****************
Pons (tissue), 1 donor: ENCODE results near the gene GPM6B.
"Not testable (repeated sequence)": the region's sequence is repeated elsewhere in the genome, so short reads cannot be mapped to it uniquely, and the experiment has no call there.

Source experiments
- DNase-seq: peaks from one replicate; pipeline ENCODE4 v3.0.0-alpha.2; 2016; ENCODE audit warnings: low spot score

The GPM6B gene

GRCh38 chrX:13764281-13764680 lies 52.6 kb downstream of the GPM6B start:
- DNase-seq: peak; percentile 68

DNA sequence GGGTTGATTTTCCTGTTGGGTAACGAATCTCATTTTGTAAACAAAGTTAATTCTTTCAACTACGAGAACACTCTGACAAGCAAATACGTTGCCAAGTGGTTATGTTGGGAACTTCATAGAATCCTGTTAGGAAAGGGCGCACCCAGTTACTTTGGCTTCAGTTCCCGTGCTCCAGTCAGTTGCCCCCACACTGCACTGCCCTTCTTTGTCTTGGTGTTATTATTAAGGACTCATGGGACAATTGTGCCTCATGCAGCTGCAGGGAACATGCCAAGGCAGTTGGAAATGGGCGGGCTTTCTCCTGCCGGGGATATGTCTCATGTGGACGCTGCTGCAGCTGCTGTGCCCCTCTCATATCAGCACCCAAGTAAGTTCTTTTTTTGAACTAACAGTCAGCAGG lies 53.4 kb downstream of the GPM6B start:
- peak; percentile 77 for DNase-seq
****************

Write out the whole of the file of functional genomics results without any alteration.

Pons (tissue), 1 donor: ENCODE results near the gene GPM6B.
"Not testable (repeated sequence)": the region's sequence is repeated elsewhere in the genome, so short reads cannot be mapped to it uniquely, and the experiment has no call there.

Source experiments
- DNase-seq: peaks from one replicate; pipeline ENCODE4 v3.0.0-alpha.2; 2016; ENCODE audit warnings: low spot score

The GPM6B gene

GRCh38 chrX:13764281-13764680 lies 52.6 kb downstream of the GPM6B start:
- DNase-seq: peak; percentile 68

DNA sequence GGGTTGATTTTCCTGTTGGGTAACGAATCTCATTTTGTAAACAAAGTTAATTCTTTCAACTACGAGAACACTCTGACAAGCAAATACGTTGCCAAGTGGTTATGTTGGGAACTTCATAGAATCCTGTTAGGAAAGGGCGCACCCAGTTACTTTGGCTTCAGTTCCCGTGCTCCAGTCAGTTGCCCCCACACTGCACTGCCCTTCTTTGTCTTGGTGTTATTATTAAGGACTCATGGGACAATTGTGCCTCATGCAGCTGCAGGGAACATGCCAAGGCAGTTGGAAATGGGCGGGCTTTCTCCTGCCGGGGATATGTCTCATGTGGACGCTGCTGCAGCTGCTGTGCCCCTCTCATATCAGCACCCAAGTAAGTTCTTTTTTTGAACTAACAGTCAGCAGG lies 53.4 kb downstream of the GPM6B start:
- peak; percentile 77 for DNase-seq